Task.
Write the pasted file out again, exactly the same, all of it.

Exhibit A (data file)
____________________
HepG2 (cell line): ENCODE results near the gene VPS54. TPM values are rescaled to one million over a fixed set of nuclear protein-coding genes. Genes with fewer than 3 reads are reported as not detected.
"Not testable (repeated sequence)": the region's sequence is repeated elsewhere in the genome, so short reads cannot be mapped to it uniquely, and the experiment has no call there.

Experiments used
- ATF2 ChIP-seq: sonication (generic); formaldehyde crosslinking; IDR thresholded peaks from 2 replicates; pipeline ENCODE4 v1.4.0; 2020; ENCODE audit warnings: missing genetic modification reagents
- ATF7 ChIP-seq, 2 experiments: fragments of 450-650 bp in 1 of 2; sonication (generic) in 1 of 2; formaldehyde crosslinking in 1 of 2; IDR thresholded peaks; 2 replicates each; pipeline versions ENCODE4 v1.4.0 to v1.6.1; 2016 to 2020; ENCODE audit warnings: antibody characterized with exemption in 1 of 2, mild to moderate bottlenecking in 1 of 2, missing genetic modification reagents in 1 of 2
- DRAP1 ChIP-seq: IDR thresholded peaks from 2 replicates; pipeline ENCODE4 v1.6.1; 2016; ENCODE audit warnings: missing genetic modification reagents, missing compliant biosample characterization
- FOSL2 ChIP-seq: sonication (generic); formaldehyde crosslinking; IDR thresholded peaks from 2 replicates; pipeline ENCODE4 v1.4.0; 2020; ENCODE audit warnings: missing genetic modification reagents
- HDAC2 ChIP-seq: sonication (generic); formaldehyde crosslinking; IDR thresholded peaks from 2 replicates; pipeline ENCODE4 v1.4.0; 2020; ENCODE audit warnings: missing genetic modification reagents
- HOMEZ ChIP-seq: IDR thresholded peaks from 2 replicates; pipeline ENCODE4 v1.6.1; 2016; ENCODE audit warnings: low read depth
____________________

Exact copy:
HepG2 (cell line): ENCODE results near the gene VPS54. TPM values are rescaled to one million over a fixed set of nuclear protein-coding genes. Genes with fewer than 3 reads are reported as not detected.
"Not testable (repeated sequence)": the region's sequence is repeated elsewhere in the genome, so short reads cannot be mapped to it uniquely, and the experiment has no call there.

Experiments used
- ATF2 ChIP-seq: sonication (generic); formaldehyde crosslinking; IDR thresholded peaks from 2 replicates; pipeline ENCODE4 v1.4.0; 2020; ENCODE audit warnings: missing genetic modification reagents
- ATF7 ChIP-seq, 2 experiments: fragments of 450-650 bp in 1 of 2; sonication (generic) in 1 of 2; formaldehyde crosslinking in 1 of 2; IDR thresholded peaks; 2 replicates each; pipeline versions ENCODE4 v1.4.0 to v1.6.1; 2016 to 2020; ENCODE audit warnings: antibody characterized with exemption in 1 of 2, mild to moderate bottlenecking in 1 of 2, missing genetic modification reagents in 1 of 2
- DRAP1 ChIP-seq: IDR thresholded peaks from 2 replicates; pipeline ENCODE4 v1.6.1; 2016; ENCODE audit warnings: missing genetic modification reagents, missing compliant biosample characterization
- FOSL2 ChIP-seq: sonication (generic); formaldehyde crosslinking; IDR thresholded peaks from 2 replicates; pipeline ENCODE4 v1.4.0; 2020; ENCODE audit warnings: missing genetic modification reagents
- HDAC2 ChIP-seq: sonication (generic); formaldehyde crosslinking; IDR thresholded peaks from 2 replicates; pipeline ENCODE4 v1.4.0; 2020; ENCODE audit warnings: missing genetic modification reagents
- HOMEZ ChIP-seq: IDR thresholded peaks from 2 replicates; pipeline ENCODE4 v1.6.1; 2016; ENCODE audit warnings: low read depth